key phrases to use when you talk to your boss

If you’re like a lot of people, you might get anxious when you have to talk to your boss – or you might leave the conversation feeling unsure of what kind of impression you made. Or maybe you’ve just noticed that your relationship with your manager could be smoother. Whatever the case, the following seven phrases will help you get what you need from your boss, communicate better, and keep yourself in good standing.

1. “We can do X or Y. I propose Y because…” The idea here is that you’re not just dumping a problem on your boss and waiting for her to come up with a solution. Instead, you’re thinking through how to solve the problem and proposing a way forward. This makes your boss’s job easier, because she has something concrete to react to – and in many cases can just say “yes, that sounds great, go do that.” It also positions you as someone who proactively solves problems, and that’s a skill that’s nearly always going to be needed if you want to take on more responsibility or get promoted.

2. “I’m of course glad to do it the way you asked, but I want to flag that one possible problem is X.” If you think that something your manager is asking you to do is a bad idea, this framing can help you raise it without looking argumentative. You’re clearly saying that you’re perfectly happy to do what your boss has asked, but you’re also offering a perspective that she might not have considered and might find helpful.

3. “I realized that I’m not entirely sure what you meant when you said X earlier.” Sometimes your manager might say something that leaves you confused or even worried, but the conversation moved on before you had a chance to ask about it. That does not mean you are sentenced to leave with your uncertainty or worry forever, just because you missed your chance in the moment! It’s perfectly okay to ask about it later. In fact, most managers would strongly prefer that you do bring it up later, so that they have a chance to clarify whatever they meant.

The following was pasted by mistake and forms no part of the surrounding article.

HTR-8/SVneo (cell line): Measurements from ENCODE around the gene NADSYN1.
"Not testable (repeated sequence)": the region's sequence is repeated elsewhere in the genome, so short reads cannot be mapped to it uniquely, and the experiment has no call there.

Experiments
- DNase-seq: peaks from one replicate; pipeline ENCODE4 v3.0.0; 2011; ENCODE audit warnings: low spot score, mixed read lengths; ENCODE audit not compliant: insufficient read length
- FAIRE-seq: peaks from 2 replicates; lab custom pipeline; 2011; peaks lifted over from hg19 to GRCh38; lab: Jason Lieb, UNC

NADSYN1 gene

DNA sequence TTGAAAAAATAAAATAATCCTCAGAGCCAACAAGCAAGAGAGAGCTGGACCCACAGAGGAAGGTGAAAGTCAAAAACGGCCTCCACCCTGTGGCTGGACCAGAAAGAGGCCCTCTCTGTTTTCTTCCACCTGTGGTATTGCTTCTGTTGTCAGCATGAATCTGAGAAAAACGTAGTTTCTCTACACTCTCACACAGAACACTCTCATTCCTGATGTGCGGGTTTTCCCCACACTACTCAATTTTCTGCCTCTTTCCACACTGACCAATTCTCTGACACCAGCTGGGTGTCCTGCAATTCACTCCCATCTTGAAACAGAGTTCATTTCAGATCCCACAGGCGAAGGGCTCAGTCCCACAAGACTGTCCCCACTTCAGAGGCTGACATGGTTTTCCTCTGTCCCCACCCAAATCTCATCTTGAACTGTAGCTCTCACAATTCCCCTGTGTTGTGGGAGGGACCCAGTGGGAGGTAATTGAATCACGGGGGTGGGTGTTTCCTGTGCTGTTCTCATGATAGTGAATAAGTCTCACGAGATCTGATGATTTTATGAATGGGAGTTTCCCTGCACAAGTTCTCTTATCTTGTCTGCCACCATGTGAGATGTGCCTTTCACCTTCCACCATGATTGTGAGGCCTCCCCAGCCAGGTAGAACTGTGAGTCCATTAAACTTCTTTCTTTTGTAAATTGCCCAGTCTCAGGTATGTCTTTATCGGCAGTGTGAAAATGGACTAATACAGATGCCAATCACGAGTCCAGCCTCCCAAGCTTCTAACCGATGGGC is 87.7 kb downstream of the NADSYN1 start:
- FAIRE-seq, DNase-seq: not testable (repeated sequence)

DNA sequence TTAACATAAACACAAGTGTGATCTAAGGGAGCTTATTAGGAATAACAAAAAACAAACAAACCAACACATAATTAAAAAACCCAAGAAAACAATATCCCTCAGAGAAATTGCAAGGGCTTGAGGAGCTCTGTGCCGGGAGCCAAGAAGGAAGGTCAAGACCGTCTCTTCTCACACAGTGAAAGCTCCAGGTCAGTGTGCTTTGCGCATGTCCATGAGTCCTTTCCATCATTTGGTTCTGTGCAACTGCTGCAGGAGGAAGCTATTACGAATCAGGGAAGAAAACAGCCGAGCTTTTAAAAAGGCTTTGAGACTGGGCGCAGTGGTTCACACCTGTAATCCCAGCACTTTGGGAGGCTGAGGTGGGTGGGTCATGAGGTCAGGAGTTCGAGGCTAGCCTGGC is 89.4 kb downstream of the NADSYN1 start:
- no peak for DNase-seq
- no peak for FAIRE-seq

4. “Can we talk about how I should prioritize?” I hear from a lot of people who are frustrated about their workloads but who haven’t asked for help in prioritizing. Instead, they assume they’re just supposed to get it all done quickly, and as a result they end up stressed out or letting things fall through the cracks. It’s important to realize that your manager may not realize how large your workload has become or that you have two big projects due on the same day or that other conflicts are getting in the way. Your manager is probably busy and has lots to juggle, and is relying on you to speak up if your workload has become unmanageable. If she’s decent at her job, she’ll be glad to give input on how you should prioritize – and even on what you might be able to push back or jettison altogether.

5. “Thanks for giving me that feedback – it’s really useful to hear.” Too often, people get upset or defensive when receiving critical feedback – and while that shouldn’t make managers hesitant to give feedback in the future, the reality is that it often does. Other people don’t have much of a reaction at all, leaving their managers stumped about whether they’re really processing the conversation. But if instead you’re cheerful and openly appreciative of the guidance, you’ll likely ensure that your boss gives you a steady stream of guidance that will help you get better and better at what you do. And you’ll probably be thought of us as exceptionally mature and easy to work with.

6. “Is there a way I could make it easier for you to give input?” If you have trouble getting the input from your boss that you need in order to move projects forward, try asking this question. You might find out that you’d get faster answers if you call rather than emailing, or if you grab your boss for two minutes in the hallway after the morning staff meeting, or even that she’ll spot your emails faster if you use a particular subject line structure, or all sorts of other possibilities.

7. “Can I repeat back my understanding of this assignment to make sure I’ve got it?” This is a particularly good question to ask if you’ve noticed that your boss sometimes doesn’t mention crucial details until you’re already halfway through an assignment (or worse, finished with it), or that you two don’t always leave conversations with the same understanding of what was agreed to. Giving a quick summary of what you’re taking away from the conversation may help her realize that she needs to share additional key details with you and will help you both spot places where you might not be on the same page.

I originally published this column at U.S. News & World Report.

{ 30 comments… read them below }

  1. Collie*